What Is A Flagrant Foul In Basketball? Ultimate Guide

Basketball is a contact sport, which means contact between players is inevitable and acceptable to some degree. But when this becomes excessive, a player could be penalized for flagrant fouls.

This is one of the severe fouls in basketball, and it can cost the player and his team dearly.

If flagrant fouls are one of the worst in this sport, you’ll want to avoid them altogether carefully. The first step is knowing what it is and what it entails. So, what is a flagrant foul in basketball?

A flagrant foul refers to any player’s unnecessary and/or excessive contact with his opponent. Depending on the severity of the flagrant foul committed, the referee will determine whether it will be classified as flagrant 1 or 2. The penalty for this are free throws or an ejection.  

What is a Flagrant Foul in Basketball?

Player dunking while fouled

Suppose a player has been called out for a flagrant foul. In that case, it means that he has made any contact against another player from the opposing team that the referee considers either unnecessary, excessive, or both.

But why is a flagrant foul one of the worst fouls in basketball that it’s even heavily penalized? Whether intentional or a result of recklessness on the part of the offending player, the effect can be devastating to the offended opponent, leaving him injured for weeks or even longer.  

Because of the danger, it poses to other players, it’s just right and fair that a player guilty of flagrant foul is heavily penalized. The officials can even kick him out of the game, impose fines, or suspend him as a punishment.

On the other hand, because it comes with severe penalties and can potentially ruin a player’s reputation, referees should carefully review the actions of the player involved to correctly determine whether it qualifies for a flagrant foul. Referees are then given instant access to replay to take a closer, more careful review of the scenario.

What are Some Examples of a Flagrant Foul?

Let’s look at a few examples of flagrant fouls in basketball to understand it better. The first common scenario is a player from the defense hip checking a player from the offense who’s driving the ball to the basket.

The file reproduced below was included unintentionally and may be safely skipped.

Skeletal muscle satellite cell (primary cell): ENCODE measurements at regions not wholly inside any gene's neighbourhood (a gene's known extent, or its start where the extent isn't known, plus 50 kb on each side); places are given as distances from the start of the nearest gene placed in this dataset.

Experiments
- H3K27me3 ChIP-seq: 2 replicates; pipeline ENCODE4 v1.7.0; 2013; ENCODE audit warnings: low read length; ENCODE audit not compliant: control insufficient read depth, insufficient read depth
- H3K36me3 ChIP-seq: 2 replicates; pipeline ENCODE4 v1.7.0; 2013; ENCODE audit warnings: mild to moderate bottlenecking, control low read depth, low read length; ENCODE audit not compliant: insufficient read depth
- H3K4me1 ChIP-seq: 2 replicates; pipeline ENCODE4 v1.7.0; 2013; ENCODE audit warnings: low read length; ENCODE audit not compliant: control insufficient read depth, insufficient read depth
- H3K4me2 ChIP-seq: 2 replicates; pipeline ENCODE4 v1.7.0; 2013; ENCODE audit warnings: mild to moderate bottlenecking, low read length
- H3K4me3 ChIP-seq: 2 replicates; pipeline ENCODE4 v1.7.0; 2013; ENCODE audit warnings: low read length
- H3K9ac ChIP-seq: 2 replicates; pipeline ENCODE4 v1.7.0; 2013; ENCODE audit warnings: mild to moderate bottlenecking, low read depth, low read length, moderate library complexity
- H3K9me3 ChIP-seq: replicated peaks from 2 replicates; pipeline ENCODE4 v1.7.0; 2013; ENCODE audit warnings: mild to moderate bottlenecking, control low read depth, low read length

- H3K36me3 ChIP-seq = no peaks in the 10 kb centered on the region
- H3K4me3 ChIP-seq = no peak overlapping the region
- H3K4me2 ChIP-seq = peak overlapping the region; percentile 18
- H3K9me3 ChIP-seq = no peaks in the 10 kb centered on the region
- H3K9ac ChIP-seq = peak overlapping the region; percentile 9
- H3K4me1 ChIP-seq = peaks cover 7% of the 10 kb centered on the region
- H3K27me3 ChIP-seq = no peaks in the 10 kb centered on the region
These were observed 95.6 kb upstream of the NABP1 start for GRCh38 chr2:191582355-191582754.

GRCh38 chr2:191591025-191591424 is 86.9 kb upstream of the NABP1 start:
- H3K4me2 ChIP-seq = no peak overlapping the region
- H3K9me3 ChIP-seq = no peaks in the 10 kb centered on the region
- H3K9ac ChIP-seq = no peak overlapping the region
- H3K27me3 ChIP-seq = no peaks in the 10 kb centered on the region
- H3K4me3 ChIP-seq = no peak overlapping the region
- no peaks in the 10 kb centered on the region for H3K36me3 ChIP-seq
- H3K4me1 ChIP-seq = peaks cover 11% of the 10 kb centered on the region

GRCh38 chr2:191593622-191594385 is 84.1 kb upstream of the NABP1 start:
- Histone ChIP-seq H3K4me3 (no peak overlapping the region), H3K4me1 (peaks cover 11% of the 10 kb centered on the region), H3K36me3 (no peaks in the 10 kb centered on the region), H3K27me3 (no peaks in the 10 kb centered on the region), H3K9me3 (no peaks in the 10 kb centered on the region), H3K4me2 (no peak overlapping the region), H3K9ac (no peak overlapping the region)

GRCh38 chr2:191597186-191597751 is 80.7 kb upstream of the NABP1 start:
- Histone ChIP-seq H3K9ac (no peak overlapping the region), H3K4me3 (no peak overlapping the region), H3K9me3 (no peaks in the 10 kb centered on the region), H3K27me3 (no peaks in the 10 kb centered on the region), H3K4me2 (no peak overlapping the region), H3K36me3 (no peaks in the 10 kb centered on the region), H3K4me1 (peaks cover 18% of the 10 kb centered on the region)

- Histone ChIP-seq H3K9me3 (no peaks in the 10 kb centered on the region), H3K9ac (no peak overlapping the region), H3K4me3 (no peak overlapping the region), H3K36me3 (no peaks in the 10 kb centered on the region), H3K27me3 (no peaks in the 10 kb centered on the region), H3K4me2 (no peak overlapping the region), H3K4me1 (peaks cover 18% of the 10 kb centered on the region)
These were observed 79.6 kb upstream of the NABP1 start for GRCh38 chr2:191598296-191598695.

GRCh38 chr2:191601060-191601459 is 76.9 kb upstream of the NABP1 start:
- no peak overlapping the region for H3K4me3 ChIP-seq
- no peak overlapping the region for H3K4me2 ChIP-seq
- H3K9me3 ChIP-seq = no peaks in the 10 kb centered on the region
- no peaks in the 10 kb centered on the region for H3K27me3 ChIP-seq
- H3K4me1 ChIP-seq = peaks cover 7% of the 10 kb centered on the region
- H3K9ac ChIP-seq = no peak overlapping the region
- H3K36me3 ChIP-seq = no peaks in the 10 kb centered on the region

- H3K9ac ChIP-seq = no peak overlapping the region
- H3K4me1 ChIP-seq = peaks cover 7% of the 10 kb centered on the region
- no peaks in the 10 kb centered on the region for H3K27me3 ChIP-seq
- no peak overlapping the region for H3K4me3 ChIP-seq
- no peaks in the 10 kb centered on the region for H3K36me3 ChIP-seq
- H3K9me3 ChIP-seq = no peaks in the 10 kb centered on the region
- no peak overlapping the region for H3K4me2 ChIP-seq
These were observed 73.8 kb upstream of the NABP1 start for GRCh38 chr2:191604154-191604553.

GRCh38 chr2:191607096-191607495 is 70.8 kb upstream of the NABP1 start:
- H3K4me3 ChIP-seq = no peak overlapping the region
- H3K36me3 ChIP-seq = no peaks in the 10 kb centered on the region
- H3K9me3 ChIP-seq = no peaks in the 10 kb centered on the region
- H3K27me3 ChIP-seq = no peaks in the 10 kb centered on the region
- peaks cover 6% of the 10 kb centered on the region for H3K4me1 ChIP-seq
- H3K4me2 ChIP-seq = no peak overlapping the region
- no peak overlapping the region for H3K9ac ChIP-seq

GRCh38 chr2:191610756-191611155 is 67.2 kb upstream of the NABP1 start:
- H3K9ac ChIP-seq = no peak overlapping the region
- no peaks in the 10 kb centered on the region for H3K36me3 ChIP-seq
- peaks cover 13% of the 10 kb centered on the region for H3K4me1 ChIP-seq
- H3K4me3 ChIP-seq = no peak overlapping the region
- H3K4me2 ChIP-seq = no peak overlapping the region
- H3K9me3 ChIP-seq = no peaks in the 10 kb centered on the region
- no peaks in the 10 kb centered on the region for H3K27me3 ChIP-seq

For reference, hip checking has been defined as an illegal action wherein a player thrusts his hips onto another player’s hips or lower abdominal region.

A player doing this will almost always be penalized for a flagrant foul. Hip checking is so bad that it puts the struck player at serious risk of developing injuries such as concussions, contusion on the pelvic bone, or fracture.

Another example is a player striking an opponent’s face with his elbow. If this excessive contact is dangerously intense, the impact on one’s facial area could be unimaginable. The player’s eyes, nose, or other areas on the face could be badly injured.

Two Types of Flagrant Fouls

There are two flagrant fouls in basketball: flagrant foul 1 and flagrant foul 2. What do referees classify as flagrant 1? And what do they look for to impose charges on a player guilty of flagrant foul 2?

Flagrant Foul 1

In flagrant foul 1, the referee has determined that the offending player has committed an unnecessary and illegal contact with an opponent. This illegal contact could be unintentional and simply a result of one’s recklessness in the court.

That’s why when a player receives one flagrant foul 1; he is not automatically pulled out from the game.

You can think of that as a warning to his first offense. Even so, the offended player will be awarded two free throws, and the incident will result in ball turnover. And just in case the offending player commits a flagrant foul 1 for the second time, he will be ejected from the game.

Flagrant Foul 2

Flagrant foul 2 is sometimes referred to as an intentional foul. This shows that this type of flagrant foul is more severe than the other. It is characterized by unnecessary, illegal, and excessive contact.

Indeed, if a contact becomes excessive, there’s a big chance that the offending player is doing it intentionally to injure the other team’s star player. That’s especially the case if the contact has been either preceded with winding up or proceeded with follow-through after the contact.

Referees will never overlook and tolerate this dirty tactic. The guilty player will be automatically kicked out from the game as a punishment. In addition, the offended player will get two free throws, and his team will take possession of the ball afterward.

Rules on Flagrant Fouls in Different Leagues

Injured basketball player

Various leagues implement similar rules on flagrant fouls. We’ll discuss each of them in a bit.


To be given access to instant replay, referees should make a flagrant foul call upon the offending player. Based on this replay, they will review the conduct with various considerations.